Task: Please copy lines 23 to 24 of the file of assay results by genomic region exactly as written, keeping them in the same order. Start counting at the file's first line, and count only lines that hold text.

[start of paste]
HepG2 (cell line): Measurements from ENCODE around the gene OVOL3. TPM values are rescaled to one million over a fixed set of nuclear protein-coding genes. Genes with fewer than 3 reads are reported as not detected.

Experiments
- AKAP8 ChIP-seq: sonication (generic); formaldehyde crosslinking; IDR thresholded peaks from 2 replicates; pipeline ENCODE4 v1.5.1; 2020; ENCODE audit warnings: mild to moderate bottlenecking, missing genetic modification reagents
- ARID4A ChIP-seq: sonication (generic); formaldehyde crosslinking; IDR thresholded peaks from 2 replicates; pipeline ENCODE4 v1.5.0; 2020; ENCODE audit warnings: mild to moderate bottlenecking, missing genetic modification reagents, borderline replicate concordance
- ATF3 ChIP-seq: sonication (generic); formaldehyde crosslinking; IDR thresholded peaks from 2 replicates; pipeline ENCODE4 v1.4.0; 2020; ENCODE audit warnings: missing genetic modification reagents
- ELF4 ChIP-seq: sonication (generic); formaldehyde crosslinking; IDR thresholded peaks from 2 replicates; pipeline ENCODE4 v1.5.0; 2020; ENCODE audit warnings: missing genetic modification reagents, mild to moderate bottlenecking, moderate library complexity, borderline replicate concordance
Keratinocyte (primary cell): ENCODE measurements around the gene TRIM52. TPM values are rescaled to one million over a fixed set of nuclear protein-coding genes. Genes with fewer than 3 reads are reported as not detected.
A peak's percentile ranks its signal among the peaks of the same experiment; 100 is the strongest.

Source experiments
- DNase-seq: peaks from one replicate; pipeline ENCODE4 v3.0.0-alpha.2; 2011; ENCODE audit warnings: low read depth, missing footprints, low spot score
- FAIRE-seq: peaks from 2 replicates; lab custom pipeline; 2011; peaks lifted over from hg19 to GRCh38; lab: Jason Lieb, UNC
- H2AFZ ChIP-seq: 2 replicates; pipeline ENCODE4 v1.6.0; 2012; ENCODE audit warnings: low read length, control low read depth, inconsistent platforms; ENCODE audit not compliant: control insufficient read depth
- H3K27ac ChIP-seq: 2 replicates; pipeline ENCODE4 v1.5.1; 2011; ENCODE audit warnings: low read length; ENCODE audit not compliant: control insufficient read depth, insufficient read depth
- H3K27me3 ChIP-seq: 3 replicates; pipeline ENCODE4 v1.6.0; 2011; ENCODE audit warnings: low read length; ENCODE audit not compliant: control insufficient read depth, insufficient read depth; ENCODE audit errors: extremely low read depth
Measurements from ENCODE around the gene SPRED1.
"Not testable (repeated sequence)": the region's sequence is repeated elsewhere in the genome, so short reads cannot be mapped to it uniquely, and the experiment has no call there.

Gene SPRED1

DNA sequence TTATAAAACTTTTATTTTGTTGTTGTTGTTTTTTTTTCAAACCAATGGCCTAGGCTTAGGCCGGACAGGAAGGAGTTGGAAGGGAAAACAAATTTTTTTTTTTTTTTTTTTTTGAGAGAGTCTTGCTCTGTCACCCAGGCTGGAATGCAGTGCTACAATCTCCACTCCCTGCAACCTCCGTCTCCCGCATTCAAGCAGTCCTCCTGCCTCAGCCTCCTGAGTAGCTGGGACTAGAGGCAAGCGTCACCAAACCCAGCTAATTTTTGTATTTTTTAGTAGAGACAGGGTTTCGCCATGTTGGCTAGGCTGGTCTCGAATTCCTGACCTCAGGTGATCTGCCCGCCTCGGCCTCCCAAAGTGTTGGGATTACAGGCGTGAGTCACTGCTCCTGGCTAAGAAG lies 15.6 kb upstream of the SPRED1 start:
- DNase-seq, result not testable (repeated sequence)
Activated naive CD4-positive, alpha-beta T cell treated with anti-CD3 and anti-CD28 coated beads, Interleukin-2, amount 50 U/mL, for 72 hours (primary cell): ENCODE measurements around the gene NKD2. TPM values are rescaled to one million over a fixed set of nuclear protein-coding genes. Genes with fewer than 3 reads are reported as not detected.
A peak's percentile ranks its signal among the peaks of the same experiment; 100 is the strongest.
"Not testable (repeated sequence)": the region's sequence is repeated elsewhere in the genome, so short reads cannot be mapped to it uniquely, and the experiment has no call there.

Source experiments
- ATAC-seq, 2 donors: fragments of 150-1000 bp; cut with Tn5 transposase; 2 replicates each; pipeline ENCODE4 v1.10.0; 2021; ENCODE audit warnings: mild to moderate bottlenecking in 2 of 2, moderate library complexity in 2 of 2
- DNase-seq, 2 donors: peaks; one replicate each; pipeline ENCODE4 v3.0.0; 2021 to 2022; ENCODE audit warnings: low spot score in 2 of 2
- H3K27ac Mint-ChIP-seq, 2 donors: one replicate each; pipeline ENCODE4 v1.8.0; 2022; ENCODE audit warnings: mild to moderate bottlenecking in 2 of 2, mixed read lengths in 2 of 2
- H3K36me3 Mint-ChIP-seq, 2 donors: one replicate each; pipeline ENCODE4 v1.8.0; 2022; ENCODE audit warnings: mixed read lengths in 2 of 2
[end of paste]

Source experiments
- ATAC-seq, 2 donors: fragments of 150-1000 bp; cut with Tn5 transposase; 2 replicates each; pipeline ENCODE4 v1.10.0; 2021; ENCODE audit warnings: mild to moderate bottlenecking in 2 of 2, moderate library complexity in 2 of 2